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Hugo Chávez — Venezuela’s Resourceful Leader

What are the pros and cons of President Chávez’s leadership?

August 19, 2004

What are the pros and cons of President Chávez's leadership?

Venezuela's President Hugo Chávez once again showed off his political survival skills by comfortably winning the August 2004 recall referendum. His victory added another chapter to a volatile career, during which he bungled a military coup in 1992 — before getting himself democratically elected in 1998. Our Read My Lips feature explores the pros and cons of his leadership.

What explains Hugo Chávez's clear victory in the August 15, 2004, referendum?

"Mr. Chávez is a throwback to the populism of yesteryear, like Argentina's Juan Peron — and voters are eating it up."
(Hugo Faria, economist at Caracas' IESA business school, August 2004)

How did voters react to new social programs aimed at healthcare, literacy and improving basic job skills?

“Can you imagine what it has meant to me, at 52 years old, to now have a chance to read? It has transformed my life.”
(Olivia Delfino, resident of a poor Caracas barrio, August 2004)

What is the effect of Mr. Chávez's referendum victory on the rest of the world?

"The [oil] market has reacted positively to Venezuela for one reason: They see a little more stability. They know Chávez will likely continue."
(Roger Tissot, director of the PFC Energy consulting firm, August 2004)

Despite his initial attempts to head off the referendum, did Mr. Chávez relish the fight?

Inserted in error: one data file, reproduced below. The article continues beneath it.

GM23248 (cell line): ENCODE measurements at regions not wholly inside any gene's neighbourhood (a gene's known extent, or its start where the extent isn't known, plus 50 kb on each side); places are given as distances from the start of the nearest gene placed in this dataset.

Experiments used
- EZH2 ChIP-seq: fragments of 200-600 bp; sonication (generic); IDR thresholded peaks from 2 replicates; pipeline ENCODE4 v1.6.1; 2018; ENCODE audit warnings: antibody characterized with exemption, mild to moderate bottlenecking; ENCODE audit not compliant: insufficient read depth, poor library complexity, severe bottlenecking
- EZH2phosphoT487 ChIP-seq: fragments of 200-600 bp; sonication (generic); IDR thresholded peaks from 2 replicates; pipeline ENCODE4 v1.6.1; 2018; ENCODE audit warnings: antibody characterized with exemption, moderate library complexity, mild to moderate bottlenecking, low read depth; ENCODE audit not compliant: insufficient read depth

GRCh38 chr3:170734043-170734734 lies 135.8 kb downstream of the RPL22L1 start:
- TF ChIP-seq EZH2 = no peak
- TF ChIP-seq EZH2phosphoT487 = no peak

“Friends, it is a new battle — and what awaits us is a new victory.”
(Hugo Chávez, June 2004)

Did Venezuela's problems start with President Chávez?

“The political divisions in Venezuela didn’t start with my election in 1998. My country has been socially and economically divided throughout its history.”
(Hugo Chávez, May 2004)

Why was Hugo Chávez surprised to find out about U.S. President George W. Bush's low opinion of him?

“I thought since Bush came from an oil family — and given his political trajectory — that we would understand each other. I can’t believe that a government is willing to put at risk its oil supply.”
(Hugo Chávez, March 2004)

Yet, did this put a damper on his optimism?

“We’re going to make a bet to see who lasts longer, Mr. George Bush — you in the White House or Hugo Chávez here in Miraflores.”
(Hugo Chávez, March 2004)

What explains Mr. Chávez's dislike of Venezuela's media?

“They have been employed in media terrorism — inciting hatred, racism, calling on people not to recognize the official government, even calling on people to assassinate the president.”
(Hugo Chávez, March 2004)

Is President Chávez intimidated by his opponents?

“Like his mentor, Cuba’s Fidel Castro, Mr. Chávez thrives on enemies. He sees them not just at home — but in Colombia and the United States.”
(Editorial in The Economist, May 2004)

In what regard is Mr. Chávez an anachronism?

“The 21st century was not supposed to engender a Latin American president with a red beret.”
(Moises Naim, editor of Foreign Policy, March 2003)

Is Venezuela’s real challenge one of political legitimacy?

“We have gone to a situation where the issue is not political rights — but the right to eat.”
(Henrique Salas Romer, former Venezuelan governor, April 2004)

Yet, what explains his appeal to Venezuela's poor?

“When Chávez talks, it is like he is one of us. He is the first president I’ve seen who talks to the poor — and not just the high classes. He includes us when he talks.”
(Pablo Rosales, Venezuelan taxi driver, March 2004)

And finally, did the high price of oil help Mr. Chávez in the run-up to the referendum?

“He is getting the revenue flows that will enable him to win back those who had defected because of the fact that he had not honored his pledges of allocating resources to the poor.”
(Larry Birns, analyst at the Washington-based Council on Hemispheric Affairs, June 2004)